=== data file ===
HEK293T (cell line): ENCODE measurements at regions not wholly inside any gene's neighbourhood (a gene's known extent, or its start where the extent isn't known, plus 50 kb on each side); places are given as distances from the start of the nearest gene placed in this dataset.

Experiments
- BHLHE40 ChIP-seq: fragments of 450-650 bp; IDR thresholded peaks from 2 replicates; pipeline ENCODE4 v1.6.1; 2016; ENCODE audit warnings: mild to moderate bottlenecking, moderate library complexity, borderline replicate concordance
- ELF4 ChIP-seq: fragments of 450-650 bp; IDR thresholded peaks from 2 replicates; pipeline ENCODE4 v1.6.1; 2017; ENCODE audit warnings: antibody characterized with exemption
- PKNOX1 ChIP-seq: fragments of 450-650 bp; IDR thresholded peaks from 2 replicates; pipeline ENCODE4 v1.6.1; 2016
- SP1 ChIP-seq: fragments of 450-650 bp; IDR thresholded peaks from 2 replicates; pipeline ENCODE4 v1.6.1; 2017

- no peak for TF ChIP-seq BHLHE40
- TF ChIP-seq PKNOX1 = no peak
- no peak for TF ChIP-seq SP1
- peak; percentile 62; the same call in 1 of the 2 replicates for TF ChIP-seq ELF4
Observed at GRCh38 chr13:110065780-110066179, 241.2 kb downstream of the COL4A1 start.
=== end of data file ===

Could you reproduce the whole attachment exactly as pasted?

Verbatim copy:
HEK293T (cell line): ENCODE measurements at regions not wholly inside any gene's neighbourhood (a gene's known extent, or its start where the extent isn't known, plus 50 kb on each side); places are given as distances from the start of the nearest gene placed in this dataset.

Experiments
- BHLHE40 ChIP-seq: fragments of 450-650 bp; IDR thresholded peaks from 2 replicates; pipeline ENCODE4 v1.6.1; 2016; ENCODE audit warnings: mild to moderate bottlenecking, moderate library complexity, borderline replicate concordance
- ELF4 ChIP-seq: fragments of 450-650 bp; IDR thresholded peaks from 2 replicates; pipeline ENCODE4 v1.6.1; 2017; ENCODE audit warnings: antibody characterized with exemption
- PKNOX1 ChIP-seq: fragments of 450-650 bp; IDR thresholded peaks from 2 replicates; pipeline ENCODE4 v1.6.1; 2016
- SP1 ChIP-seq: fragments of 450-650 bp; IDR thresholded peaks from 2 replicates; pipeline ENCODE4 v1.6.1; 2017

- no peak for TF ChIP-seq BHLHE40
- TF ChIP-seq PKNOX1 = no peak
- no peak for TF ChIP-seq SP1
- peak; percentile 62; the same call in 1 of the 2 replicates for TF ChIP-seq ELF4
Observed at GRCh38 chr13:110065780-110066179, 241.2 kb downstream of the COL4A1 start.